Annuities: The Good, The Bad and The Ugly

By Eve Kaplan, CFP® Professional

Are annuities Good, Bad or Ugly? It depends on your needs, and on the type of annuity.  An annuity is a lump sum of cash invested to produce a monthly stream of income for a fixed period or for life. The income can start now (immediate annuity) or in the future (deferred annuity). Funds are not protected or insured by the issuers. The size of the future monthly check isn’t always a given – it depends if the annuity is fixed or variable.

Annuities come in all types and shapes. Since I don’t sell products and earn commissions, I’m wary of the motives behind many financial product sales….especially lucrative variable annuities:

  1. Complex variable annuities are oversold to individuals who don’t understand them. They’re frustratingly complex to understand.
  2. Variable annuity salespeople earn sizable commissions; they can be very driven to sell you something. Commissioned sales people are NOT required to put your interests before their own interests.
  3. Annuities should be purchased only if there are compelling benefits and only if they compliment the “whole financial picture of an individual or couple.”

In sum, annuities aren’t for everyone. If you receive Social Security, you already have a fixed, indexed annuity that pays you for the rest of your life. If you have a pension, you have a fixed annuity. If nothing else, the insurance element of an annuity means you “lose” if you live a shorter life than your peers since the insurer redirects monthly payments to other annuity investors who outlived you.

So what are good, bad and ugly annuities?  Here’s my smell test for annuities:

The Good:

  1. If you’re a high income earner in a high tax bracket, low cost variable annuities can make sense if you’ve completely maxed out your 401(k) and IRA deferrals and you expect to be in a lower tax bracket when you retire. Low cost variable annuities charge less than 1% per year.
  2. A low cost fixed or variable annuity may make sense if you want to convert a lump sum into a stream of income and you can afford to tie up a certain amount of your money for an extended period of time (possibly forever).
  3. “Longevity annuities” may be prudent if you’re concerned about outliving your assets and you have the means to lock up some of your assets in an annuity. Longevity annuities can be set up to begin a stream of income late in life. For example, Alice is 73, in good health and has longevity in her family. She puts no more than 15% of her investments into a deferred fixed annuity. Alice will begin to receive monthly income from the $150,000 investment when she turns 80; these payments will continue until she passes away. If she dies before receiving any payments, the principal may be returned to her without interest, but she may forfeit the entire annuity if she passes away after she begins to receive her stream of income.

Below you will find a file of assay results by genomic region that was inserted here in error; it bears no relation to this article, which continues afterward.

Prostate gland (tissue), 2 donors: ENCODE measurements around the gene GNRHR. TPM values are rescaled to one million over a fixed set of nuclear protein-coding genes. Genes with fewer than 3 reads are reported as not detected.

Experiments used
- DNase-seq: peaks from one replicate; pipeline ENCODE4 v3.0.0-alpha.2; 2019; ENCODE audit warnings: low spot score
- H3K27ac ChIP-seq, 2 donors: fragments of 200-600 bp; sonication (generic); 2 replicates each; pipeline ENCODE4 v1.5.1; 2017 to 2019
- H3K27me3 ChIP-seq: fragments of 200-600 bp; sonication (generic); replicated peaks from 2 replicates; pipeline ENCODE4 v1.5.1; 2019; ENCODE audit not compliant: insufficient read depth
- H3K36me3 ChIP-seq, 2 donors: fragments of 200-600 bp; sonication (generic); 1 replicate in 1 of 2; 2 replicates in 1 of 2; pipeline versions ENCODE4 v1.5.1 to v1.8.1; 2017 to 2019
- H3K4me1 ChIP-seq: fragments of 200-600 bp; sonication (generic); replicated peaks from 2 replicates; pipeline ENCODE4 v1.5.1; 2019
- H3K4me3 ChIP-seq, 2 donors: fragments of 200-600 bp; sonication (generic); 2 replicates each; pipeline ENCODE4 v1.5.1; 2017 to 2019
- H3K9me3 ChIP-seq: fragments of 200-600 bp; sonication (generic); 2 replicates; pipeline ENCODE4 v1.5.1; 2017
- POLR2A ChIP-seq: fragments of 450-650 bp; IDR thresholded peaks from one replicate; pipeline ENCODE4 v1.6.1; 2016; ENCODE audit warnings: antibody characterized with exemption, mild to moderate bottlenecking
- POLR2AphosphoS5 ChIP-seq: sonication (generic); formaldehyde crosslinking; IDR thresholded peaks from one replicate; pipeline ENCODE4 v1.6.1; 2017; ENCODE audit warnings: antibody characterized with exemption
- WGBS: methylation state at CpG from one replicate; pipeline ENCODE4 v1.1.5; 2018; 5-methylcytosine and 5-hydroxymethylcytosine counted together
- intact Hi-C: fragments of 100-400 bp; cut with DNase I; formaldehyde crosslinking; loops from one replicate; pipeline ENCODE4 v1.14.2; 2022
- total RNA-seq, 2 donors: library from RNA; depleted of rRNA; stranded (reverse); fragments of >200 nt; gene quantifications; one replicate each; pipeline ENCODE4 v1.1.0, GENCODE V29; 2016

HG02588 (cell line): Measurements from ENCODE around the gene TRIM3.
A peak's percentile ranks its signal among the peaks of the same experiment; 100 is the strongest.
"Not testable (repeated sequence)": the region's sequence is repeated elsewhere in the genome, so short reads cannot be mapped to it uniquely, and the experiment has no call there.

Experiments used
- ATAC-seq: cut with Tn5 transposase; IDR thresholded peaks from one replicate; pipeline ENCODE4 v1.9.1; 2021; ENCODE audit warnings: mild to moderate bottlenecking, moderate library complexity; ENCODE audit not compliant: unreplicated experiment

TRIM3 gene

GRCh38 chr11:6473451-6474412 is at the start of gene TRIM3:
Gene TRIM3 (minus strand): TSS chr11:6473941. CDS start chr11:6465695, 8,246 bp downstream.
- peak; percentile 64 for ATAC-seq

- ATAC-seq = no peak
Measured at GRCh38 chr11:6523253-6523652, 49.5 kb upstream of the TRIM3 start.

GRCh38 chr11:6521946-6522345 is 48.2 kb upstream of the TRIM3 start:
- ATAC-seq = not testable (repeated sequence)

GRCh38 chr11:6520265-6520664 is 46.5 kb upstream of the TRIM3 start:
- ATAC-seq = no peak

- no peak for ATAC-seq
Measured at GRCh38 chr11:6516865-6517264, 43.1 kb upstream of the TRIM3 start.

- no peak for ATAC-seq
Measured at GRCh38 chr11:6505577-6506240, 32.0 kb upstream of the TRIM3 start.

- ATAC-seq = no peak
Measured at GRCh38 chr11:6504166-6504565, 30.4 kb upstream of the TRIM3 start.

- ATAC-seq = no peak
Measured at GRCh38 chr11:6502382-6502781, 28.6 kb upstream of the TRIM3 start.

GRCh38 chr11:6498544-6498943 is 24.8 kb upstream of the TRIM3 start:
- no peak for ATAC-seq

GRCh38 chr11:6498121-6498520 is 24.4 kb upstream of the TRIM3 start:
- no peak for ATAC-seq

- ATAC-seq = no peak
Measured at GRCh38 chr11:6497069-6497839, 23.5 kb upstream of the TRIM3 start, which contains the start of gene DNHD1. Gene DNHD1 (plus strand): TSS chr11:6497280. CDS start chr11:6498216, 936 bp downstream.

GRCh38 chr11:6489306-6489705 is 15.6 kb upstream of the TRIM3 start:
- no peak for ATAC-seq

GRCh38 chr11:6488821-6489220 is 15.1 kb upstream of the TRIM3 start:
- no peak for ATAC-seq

4. The government has new initiatives to allow 401(k) investors to put a portion of their account into an annuity. The government is concerned about poor 401(k) returns because investors don’t always invest wisely; the annuity option is seen as a way to provide some greater element of predictability and certainty to retirees.
  5. Charitable annuities can be a wonderful way to make a tax-deductible donation to a charity and to receive a portion of the donation as a stream of income for life.

The Bad and the Ugly:

  1. Variable annuities can tie you down with 3-4% annual fees and severe (up to 15 years or longer) surrender penalties.
  2. Are you looking at variable annuities with bells and whistles that you really don’t understand (starting with the “seems too good to be true” illustrations you’re being shown)? If so, I recommend a 2nd opinion from someone who has no skin in the annuity game.
  3. Are you in a low or moderate tax bracket? Buying an annuity with after-tax dollars (to defer investment income) may disappoint if your income tax bracket ends up as high or higher in retirement due to a) significant RMD distributions from an IRA or 401(k) and b) the fact that rate rates overall are rising.
  4. Further, if you purchase an annuity with after-tax money, it may be a poor tax decision. You’ll be swapping lower capital gains tax rates on taxable income to higher ordinary income tax rates on all annuity gains.
  5. You don’t need an annuity in an IRA if you’re looking to defer income since the IRA already is tax-deferred. Holding an annuity in an IRA is largely redundant unless you specifically are seeking the insurance/mortality benefit.
  6. A fixed annuity may augment your overall financial/investment strategy but interest rates currently are unappetizingly low. You’d be better off buying a fixed annuity that locks in higher interest rates when interest rates are higher.
  7. Your money may be tied up for life. After-tax annuities can’t be undone – once the money is in an annuity structure, it remains in an annuity structure. If you need or want to exit a bad or ugly annuity, you can roll it over to a less expensive annuity if you no longer have surrender penalties. However, you can’t terminate the annuity structure.
  8. Are you planning to leave your heirs your variable annuity? Annuities invested in equities make poor inheritances since there is no step-up in basis to the date of death value of a position when the initial owner (annuitant) passes away.

In sum, fixed annuities can be attractive for some people when interest rates move higher. To my mind, variable annuities have more “cons” than “pros” and should be purchased only after you’ve done your due diligence and received an unbiased 2nd opinion.  Otherwise it’s Caveat Emptor! (buyer beware).

(C) Copyright by Eve Kaplan, 2015. All Rights Reserved.